“Just Light”: James Turrell Talks Skyspaces at UT

Turrell-Skyspace_sunsetArtist James Turrell’s medium of choice must be shaped, molded, and formed, not unlike clay. Like paint, it requires a canvas and, as with any other medium, it took him a while to get the hang of it.

“It’s a very plastic and malleable material, but learning to really use light took me some time,” Turrell said last week when he visited the Student Activity Center for a public Q&A the day before his new exhibit, “The Color Inside,” a project seven years in the making, opened to the public.

Located on the roof of the SAC, the circular, white plaster structure offers visitors a chance to recline and view the sky through a distinct opening in the ceiling.

The piece is one of more than 80 “skyspaces,” all with a circular opening to the sky, that Turrell has installed all over the world—from as nearby as Houston to as far away as Ireland, Spain, and Austria.

“In some ways we’re a bit like crustaceans. We inhabit these shells, like this building here, which is pretty obviously too small,” Turrell said to the packed SAC ballroom. “Then we get out and get into a moveable shell, like a car. It’s a lot like hermit crabs playing musical chairs. I don’t always know if it’s something we’re aware of, so my idea was to cut through and make an opening to the outside.“

Turrell also talked two experiences that spurred his interest in the heavens: A memorable drive he took in a convertible around New York City, where “no one but tourists look up,” and the time he spent flying planes as an aerial cartographer.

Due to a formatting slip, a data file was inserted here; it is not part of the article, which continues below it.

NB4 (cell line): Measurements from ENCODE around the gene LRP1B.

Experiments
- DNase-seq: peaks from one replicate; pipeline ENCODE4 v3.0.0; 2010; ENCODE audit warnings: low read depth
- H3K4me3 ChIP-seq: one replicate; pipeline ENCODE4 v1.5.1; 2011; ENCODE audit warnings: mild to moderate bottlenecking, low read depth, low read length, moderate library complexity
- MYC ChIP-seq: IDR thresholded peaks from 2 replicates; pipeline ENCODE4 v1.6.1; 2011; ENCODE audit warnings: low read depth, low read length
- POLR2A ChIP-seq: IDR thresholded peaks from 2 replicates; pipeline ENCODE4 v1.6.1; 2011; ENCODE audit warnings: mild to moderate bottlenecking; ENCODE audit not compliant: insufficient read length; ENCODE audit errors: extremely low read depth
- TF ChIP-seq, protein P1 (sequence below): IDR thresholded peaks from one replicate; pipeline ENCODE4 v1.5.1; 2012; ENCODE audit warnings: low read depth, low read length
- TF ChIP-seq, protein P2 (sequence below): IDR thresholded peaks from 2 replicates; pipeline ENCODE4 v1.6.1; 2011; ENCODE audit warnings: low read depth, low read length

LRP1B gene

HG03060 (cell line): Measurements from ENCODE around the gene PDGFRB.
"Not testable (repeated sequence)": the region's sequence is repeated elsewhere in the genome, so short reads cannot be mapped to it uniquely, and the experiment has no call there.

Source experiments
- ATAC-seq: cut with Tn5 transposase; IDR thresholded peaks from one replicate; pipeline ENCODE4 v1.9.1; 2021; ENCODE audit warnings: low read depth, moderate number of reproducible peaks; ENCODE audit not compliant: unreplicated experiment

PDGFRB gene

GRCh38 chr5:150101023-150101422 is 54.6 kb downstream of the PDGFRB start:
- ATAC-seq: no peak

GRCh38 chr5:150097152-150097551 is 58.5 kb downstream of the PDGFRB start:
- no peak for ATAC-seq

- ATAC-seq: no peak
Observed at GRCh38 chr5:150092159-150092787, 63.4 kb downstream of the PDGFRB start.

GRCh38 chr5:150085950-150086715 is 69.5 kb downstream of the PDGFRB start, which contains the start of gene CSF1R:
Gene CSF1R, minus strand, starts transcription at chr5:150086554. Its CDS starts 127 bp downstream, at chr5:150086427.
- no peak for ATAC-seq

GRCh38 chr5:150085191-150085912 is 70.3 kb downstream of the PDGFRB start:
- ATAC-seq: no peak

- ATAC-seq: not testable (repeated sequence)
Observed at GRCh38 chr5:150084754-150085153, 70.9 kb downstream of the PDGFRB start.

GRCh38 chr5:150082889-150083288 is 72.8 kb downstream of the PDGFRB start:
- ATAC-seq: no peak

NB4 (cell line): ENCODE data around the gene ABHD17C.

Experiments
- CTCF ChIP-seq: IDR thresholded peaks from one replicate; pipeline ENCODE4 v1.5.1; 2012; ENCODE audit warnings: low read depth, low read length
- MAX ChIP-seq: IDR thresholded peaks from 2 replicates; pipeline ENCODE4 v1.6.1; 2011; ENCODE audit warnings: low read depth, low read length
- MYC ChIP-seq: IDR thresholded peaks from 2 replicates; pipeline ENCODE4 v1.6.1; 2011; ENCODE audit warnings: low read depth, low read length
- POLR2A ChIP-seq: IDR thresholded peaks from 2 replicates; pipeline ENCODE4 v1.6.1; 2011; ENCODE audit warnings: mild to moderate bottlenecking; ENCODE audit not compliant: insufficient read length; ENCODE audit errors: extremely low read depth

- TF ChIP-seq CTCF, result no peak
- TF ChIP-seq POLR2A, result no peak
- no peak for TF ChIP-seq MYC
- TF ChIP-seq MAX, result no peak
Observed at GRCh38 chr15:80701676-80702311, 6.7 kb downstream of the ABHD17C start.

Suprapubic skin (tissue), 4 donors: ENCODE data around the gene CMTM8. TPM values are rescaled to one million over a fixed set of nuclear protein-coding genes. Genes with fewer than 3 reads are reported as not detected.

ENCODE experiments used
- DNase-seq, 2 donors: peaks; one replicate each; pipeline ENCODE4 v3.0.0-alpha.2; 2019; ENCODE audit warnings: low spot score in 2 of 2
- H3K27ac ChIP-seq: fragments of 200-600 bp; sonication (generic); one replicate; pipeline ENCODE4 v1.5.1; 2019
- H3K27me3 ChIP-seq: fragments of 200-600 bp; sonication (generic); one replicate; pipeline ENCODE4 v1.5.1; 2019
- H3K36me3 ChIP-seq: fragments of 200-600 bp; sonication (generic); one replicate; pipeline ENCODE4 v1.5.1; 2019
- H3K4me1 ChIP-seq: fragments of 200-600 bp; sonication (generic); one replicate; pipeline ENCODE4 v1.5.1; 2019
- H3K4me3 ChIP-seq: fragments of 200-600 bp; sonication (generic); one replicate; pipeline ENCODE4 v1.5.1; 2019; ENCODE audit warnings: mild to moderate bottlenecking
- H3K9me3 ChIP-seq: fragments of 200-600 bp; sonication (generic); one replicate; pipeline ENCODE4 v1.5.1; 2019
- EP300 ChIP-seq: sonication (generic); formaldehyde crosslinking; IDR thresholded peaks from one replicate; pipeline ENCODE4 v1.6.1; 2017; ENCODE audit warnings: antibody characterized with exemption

“Each sky is so unique. Especially here in Texas. Austin is different even from Houston,” Turrell said. “I thought if I had a skyspace in every time zone, one would always be approaching the sweet spot, twilight. I only need 20 more.”

Turrell’s other works, including an extinct volcano in Arizona which he bought and transformed into an observatory, all echo an intent to present light as its own art form.

“I made these spaces that were just made with light; where light is the spacemaker,” Turrell said. “Light not only reveals but it also obscures. It illuminates the atmosphere. It has this transparency and opacity that you work between.”

UT’s new skyspace will also employ colored LED lights meant to contrast with the changing color of the sky during sunset. Visitors will be able to reserve a block to view the sequence privately or with a group. During the day Turrell encourages visitors to set aside the stresses of the day and use the calm place for sitting and thinking. Turrell was raised a Quaker—a faith that values silence and tranquility—and he said that experience has influenced his art. One of his skyspaces, at the Live Oak Friends Meeting House in Houston, is regularly used for Quaker meetings.

Yet Turrell also doesn’t take his work too seriously. “You need a hole in the ceiling like you need a hole in the head,” he joked of his skyspaces. “But now you have one.”

Photo courtesy Overland Partners


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